I stayed with Christian Science out of family loyalty and guilt for decades, eventually living a dual life—the one I lived in front of my parents and the one I lived when I was apart. I lived that double life out of fear and a superstitious belief that maybe Christian Scientists were right all along and if I stopped believing in it I would be cursed. But most of all, I maintained appearances in order to please my parents. There were a bunch of us kids, and I always felt that being a Christian Scientist was a requirement for being approved of and loved. I had a nagging feeling that I was loved less because I wasn’t a good Christian Scientist.
I “came out” in bits and pieces over the years, but the incident in which I truly showed them that I was not a part of their religion was at the ripe age of 42 when I invited them for Thanksgiving dinner at a friend’s house. I asked my boyfriend to bring wine and instead of either not drinking in front of my parents or sneaking drinks in the kitchen, I offered them ginger ale and then loudly asked my boyfriend to pour me a glass of red. It seems like an insignificant thing, and most people I know would never understand what it took for me to do it. It took a lot of courage. It felt fantastic enjoying wine with my meal without guilt. I felt like a weight was lifted off of me.
I once wrote an article for the local paper after a major brewery swooped in to buy our local cottage brewery. I wanted to show the difference between a local brew and one from a large corporate-run company and interviewed people in the community, including a brewer. I got everyone to take a taste test. My mother, always a fan of my writing, read the article and said, “oh, but you didn’t taste the beers of course!” She said it like it was fact, even though in the article I included my thoughts on the taste of both beers. Denial was ever present.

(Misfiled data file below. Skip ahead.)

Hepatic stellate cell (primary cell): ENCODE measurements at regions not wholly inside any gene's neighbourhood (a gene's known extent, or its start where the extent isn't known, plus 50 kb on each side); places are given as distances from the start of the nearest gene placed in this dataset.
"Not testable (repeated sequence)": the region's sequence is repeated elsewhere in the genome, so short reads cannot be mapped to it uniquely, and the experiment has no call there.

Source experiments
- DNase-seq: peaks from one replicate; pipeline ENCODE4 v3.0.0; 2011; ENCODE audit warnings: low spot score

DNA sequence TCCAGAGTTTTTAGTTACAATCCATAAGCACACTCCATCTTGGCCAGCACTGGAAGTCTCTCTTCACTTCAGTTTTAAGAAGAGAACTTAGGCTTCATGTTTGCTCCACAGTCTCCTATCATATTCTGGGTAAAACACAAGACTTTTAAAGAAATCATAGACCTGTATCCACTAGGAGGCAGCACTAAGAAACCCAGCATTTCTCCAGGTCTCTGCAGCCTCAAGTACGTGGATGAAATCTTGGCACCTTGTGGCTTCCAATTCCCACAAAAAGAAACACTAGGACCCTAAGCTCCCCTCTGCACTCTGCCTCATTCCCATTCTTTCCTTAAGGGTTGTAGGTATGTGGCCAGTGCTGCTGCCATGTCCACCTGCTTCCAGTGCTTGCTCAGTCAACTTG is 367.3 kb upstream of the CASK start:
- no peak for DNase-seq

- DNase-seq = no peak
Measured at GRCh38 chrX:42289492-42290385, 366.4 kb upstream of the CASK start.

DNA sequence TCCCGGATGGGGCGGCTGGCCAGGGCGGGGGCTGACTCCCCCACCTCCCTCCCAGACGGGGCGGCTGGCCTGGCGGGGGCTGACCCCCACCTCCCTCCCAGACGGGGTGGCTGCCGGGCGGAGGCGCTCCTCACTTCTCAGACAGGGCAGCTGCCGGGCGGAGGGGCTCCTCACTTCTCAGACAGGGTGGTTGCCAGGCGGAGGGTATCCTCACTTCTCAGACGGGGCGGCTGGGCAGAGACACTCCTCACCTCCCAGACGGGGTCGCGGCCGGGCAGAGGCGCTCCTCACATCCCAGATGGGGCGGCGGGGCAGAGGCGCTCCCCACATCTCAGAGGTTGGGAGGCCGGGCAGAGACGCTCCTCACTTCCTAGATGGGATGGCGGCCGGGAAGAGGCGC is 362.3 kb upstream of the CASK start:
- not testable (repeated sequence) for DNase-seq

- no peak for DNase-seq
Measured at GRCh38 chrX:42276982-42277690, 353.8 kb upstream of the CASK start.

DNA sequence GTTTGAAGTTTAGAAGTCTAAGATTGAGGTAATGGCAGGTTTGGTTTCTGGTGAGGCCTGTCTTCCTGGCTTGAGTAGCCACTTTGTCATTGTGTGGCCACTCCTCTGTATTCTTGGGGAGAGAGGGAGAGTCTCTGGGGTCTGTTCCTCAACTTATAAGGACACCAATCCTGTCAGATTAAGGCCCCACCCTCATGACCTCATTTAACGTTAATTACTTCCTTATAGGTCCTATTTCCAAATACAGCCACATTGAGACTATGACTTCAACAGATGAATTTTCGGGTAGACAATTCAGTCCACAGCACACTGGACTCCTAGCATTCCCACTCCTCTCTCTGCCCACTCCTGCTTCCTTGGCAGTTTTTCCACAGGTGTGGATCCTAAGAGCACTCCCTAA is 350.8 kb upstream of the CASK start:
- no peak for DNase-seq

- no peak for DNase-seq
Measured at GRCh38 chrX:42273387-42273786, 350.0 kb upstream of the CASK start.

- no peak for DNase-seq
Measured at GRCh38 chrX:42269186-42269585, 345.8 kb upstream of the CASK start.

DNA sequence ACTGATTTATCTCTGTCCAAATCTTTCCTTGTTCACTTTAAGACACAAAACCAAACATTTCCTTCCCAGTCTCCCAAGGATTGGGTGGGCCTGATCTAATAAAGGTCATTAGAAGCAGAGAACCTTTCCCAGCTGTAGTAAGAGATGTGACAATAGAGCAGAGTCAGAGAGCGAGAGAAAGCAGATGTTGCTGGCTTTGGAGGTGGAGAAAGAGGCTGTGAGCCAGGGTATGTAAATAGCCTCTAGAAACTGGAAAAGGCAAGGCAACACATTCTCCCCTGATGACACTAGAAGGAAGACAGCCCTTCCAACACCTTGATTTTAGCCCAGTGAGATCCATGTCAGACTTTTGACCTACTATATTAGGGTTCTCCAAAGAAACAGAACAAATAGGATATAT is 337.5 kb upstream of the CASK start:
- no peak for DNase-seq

For all the problems I had with my parent’s beliefs, they were right there for me when I went into premature labour at 23 weeks gestation. They visited me in the hospital and did not bat an eye at the IV drip or the nurses or doctors. They were kind and accepting of my needs for the medical world. When my son was born a week later, 24 weeks and 520 grams, they came to visit him, donned gowns, scrubbed up, and sat by his incubator. Sure, they prayed in their CS way, but they also accepted my beliefs, including giving my son his inhaler treatments when they babysat him.
This site offers support resources to help individuals negotiate a transition in a manner that best fits their needs and convictions. We do not advocate any one particular path but acknowledge that there are many legitimate pathways that can be personally and spiritually fulfilling.